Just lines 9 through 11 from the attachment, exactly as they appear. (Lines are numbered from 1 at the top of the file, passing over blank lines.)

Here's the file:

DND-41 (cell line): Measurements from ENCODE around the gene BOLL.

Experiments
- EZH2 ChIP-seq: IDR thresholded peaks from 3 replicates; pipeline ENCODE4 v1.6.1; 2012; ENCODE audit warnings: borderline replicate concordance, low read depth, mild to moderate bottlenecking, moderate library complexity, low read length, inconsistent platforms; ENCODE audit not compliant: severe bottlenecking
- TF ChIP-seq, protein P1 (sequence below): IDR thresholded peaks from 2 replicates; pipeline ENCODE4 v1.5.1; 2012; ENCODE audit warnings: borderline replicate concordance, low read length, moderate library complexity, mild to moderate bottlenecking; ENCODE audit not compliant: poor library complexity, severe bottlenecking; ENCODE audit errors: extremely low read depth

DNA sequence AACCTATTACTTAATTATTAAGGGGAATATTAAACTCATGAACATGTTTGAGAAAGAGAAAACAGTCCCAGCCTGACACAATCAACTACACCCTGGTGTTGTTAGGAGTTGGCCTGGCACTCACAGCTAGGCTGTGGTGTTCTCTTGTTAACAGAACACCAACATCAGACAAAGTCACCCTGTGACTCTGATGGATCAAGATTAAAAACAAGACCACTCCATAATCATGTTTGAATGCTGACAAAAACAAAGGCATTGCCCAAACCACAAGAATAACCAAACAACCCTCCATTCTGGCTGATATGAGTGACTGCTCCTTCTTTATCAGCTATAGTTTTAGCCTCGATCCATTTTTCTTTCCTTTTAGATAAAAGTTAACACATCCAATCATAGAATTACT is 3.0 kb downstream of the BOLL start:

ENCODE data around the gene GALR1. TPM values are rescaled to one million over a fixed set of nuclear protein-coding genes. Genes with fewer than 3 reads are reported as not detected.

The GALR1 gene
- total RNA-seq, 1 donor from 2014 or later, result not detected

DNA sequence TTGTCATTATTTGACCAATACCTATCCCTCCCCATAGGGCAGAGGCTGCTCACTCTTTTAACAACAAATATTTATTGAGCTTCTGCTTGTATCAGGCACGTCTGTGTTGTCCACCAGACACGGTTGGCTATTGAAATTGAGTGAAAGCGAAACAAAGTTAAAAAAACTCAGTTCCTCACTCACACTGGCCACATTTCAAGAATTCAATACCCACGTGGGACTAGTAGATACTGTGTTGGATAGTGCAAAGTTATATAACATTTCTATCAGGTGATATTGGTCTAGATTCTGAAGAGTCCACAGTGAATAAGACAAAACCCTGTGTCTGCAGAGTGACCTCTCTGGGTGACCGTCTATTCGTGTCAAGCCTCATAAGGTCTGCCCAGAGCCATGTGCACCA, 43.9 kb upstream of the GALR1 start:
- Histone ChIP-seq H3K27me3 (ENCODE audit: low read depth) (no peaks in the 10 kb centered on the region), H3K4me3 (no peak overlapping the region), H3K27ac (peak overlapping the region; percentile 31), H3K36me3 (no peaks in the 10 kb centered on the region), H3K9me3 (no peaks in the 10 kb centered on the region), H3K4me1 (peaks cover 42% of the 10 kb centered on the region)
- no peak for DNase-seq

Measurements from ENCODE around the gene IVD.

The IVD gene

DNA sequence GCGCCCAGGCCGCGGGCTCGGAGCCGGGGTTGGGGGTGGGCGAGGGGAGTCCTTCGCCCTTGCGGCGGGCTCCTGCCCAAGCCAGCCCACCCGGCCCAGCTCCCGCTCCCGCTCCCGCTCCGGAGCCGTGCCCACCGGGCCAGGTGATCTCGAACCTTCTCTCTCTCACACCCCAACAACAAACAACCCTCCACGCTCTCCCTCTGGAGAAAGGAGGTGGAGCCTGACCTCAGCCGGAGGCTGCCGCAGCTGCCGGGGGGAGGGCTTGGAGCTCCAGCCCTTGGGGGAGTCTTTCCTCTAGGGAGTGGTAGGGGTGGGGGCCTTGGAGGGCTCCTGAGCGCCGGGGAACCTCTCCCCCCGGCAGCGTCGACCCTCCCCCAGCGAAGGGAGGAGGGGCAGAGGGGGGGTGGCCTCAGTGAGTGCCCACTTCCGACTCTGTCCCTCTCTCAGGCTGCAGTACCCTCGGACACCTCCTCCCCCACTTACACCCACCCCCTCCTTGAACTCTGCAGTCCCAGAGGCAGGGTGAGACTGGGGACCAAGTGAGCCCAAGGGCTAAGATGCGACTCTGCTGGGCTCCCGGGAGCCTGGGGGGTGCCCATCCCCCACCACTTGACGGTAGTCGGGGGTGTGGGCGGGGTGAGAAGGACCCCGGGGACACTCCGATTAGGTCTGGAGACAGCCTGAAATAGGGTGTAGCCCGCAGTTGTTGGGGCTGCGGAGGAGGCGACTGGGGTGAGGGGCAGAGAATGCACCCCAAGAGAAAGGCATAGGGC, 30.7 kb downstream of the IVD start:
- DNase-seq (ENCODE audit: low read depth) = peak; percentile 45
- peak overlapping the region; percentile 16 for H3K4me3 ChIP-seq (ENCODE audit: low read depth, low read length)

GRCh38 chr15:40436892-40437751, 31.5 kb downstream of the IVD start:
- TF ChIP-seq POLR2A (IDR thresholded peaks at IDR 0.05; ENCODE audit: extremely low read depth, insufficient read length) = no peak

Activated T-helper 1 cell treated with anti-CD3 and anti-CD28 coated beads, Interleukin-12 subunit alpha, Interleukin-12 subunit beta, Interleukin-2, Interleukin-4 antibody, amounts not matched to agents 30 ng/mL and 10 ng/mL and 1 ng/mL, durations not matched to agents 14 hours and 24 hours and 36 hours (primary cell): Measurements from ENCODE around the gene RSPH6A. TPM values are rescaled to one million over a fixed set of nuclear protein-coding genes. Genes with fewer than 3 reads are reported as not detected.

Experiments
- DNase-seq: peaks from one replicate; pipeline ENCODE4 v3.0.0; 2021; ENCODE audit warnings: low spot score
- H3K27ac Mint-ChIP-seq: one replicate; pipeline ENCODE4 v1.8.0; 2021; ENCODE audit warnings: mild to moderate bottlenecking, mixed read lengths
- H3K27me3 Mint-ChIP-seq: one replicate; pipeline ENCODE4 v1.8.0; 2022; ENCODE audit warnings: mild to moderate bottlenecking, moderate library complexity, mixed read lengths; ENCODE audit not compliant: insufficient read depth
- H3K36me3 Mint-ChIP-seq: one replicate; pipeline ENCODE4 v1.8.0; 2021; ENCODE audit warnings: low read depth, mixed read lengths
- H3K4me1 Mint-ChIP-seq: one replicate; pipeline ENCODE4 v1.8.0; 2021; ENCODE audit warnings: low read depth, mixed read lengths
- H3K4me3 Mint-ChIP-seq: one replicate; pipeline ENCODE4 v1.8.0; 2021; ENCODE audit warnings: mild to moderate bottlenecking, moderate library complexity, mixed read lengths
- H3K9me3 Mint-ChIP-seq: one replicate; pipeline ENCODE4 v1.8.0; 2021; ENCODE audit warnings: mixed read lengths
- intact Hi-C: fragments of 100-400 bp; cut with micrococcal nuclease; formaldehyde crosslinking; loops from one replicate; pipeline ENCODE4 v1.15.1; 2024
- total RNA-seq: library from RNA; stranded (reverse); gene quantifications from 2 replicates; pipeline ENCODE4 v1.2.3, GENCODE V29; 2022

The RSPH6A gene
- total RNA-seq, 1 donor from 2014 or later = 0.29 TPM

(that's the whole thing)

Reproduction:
DNA sequence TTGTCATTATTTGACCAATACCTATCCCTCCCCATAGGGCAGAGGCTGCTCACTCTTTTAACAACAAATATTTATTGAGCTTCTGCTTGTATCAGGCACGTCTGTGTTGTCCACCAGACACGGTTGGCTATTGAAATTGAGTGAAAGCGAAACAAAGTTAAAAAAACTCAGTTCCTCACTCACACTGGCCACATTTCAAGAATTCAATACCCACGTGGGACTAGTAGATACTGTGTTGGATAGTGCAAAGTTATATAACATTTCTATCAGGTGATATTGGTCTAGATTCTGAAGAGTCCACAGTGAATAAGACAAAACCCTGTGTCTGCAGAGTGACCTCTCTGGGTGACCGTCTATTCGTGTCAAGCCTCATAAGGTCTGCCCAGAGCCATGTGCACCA, 43.9 kb upstream of the GALR1 start:
- Histone ChIP-seq H3K27me3 (ENCODE audit: low read depth) (no peaks in the 10 kb centered on the region), H3K4me3 (no peak overlapping the region), H3K27ac (peak overlapping the region; percentile 31), H3K36me3 (no peaks in the 10 kb centered on the region), H3K9me3 (no peaks in the 10 kb centered on the region), H3K4me1 (peaks cover 42% of the 10 kb centered on the region)
- no peak for DNase-seq